Dave opened the door to his home and walked in. He took off his cap and jacket and hung them on the coat tree. As he turned to go into the living room he froze in place.
There stood Missy, and she was armed; a custard pie with a high dome of whipped cream rested, rather heavily, in her right hand.
“Missy,” Dave said, “I see you are standing there armed with a custard pie with a high dome of whipped cream. It is resting, rather heavily, in your right hand.”
“Nothing gets past you, Dave. That includes this pie.”
Dave tossed off a carefree chuckle. “Oh, now, don’t tell me you’re miffed about the little trifle I played with the orange juice this morning.”
“Not in the least,” Missy confirmed. “I’m miffed about the little trifle you played with the showerhead.”
“Oh.” Dave’s smile slipped. “Yes, the showerhead. I’d already forgotten about that.”
“Well, still, there’s no point in being upset about it.”
“No. We’re nothing but characters made up by a writer. Pixels on a screen, ink on a page. We’re not real, so those incidents didn’t actually happen. Ergo, you have no reason to hit me in the face with that pie.”
“This is all metawriting, you’re saying. Words about words.”
“And yet, I’m still cheesed off,” Missy assured Dave.
“Merely because you’re written that way. Let it go is my advice.”
“Because we’re not real.”
Missy shifted the pie to hold it in both hands, as it was getting heavy. “Are you saying, then, that Robinson Crusoe isn’t real? That James Bond isn’t real? That Harry Potter never cast a spell? That the Grinch never stole Christmas?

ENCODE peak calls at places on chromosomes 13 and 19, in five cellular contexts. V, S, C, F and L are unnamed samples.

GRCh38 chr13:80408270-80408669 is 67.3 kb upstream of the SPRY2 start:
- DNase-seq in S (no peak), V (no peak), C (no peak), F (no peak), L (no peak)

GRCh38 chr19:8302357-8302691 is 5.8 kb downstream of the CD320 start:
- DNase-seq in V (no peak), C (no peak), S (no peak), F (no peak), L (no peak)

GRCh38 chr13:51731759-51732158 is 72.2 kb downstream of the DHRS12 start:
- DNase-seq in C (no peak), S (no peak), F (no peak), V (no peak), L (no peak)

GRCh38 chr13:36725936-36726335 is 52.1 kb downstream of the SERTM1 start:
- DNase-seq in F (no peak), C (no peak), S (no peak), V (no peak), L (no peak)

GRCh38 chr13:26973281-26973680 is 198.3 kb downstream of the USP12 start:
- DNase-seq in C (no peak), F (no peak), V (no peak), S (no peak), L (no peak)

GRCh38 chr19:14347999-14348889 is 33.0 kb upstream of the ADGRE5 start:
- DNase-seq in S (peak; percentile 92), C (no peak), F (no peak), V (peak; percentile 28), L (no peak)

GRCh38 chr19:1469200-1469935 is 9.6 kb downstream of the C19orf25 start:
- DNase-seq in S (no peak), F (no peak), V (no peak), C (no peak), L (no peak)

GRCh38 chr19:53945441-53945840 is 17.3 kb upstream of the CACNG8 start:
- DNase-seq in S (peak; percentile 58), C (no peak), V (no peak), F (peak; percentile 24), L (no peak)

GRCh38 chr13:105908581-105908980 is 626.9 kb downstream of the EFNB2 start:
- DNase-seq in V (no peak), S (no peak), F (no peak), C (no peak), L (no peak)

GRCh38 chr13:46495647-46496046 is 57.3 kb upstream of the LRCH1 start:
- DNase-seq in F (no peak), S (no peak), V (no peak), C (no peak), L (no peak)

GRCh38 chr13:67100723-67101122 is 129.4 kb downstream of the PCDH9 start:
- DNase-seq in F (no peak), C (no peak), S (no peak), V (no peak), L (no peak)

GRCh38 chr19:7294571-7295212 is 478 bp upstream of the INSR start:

“We do exist, Dave,” she asserted. “We exist in the readers’ minds. Even though the writer has given no description of us or our surroundings, each reader knows what we look like, what we’re wearing, what race we are, and how the room we’re in appears. At this moment, we are at least as real to the reader as the prime minister of Great Britain, and perhaps more important.”
“You’re actually saying fictional characters have a life of sorts?” Dave asked, incredulous.
“We have two parents: the writer and the reader. Between them, we have form, we have style. And we are as substantive as many of the news stories they read each day, if not more so.”
“Um, you have begun two sentences now with conjunctions,” Dave pointed out.
“There’s no rule against it. Stick around; I might even split an infinitive or two.”
“Oh, sorry. Carry on.”
“Every time a reader picks up 20,000 Leagues Under the Sea, Captain Nemo begins his quest anew. Whenever someone reads the stories of Robin Hood, the Merry Men and all the trees in Sherwood Forest come alive in the reader’s mind. He can see the arrows fly. All the sights and sounds and smells and tastes and textures are there.
“And since – you see what I did there? – we’re the ones being read, we’re alive for the reader at this moment. We are in the reader’s mind, and what could be more important to a reader than what’s in his mind? The reader is already anticipating my smacking you in the face with this pie. In some senses, it’s already happened because the reader has thought ahead to what that might look like.”
“Well, then” Dave ventured, “if, in some senses, it’s already been done, there’s no real need for you to go ahead and do it, is there?”
“Oh.” He took a step forward. “Well, if you must do this silly thing…”
“As compared to what you did with the orange juice and the showerhead? I’m doing a silly thing?”
“A custard pie is both silly and clichéd. Still, if you must, then get on with it,” he said bravely.
“Thank you; I shall.”
Before she could do another thing, Dave thrust his hands under hers and shoved the pie into Missy’s face.
“Readers love surprises, you know.” And he beetled out of the room.
Missy dropped the pie plate and wiped the custard and whipped cream out of her eyes. “So they do, Dave. So they do.”
She took the necessary number of steps and knelt down in front of the sofa. From underneath it, she pulled out a hunting rifle and checked to see that it was loaded.
Then she followed Dave.
For someone not entirely convinced of his own reality, he put up quite a fuss before Missy pulled the trigger. And since this is light comedy, Missy faced no unpleasant legal consequences.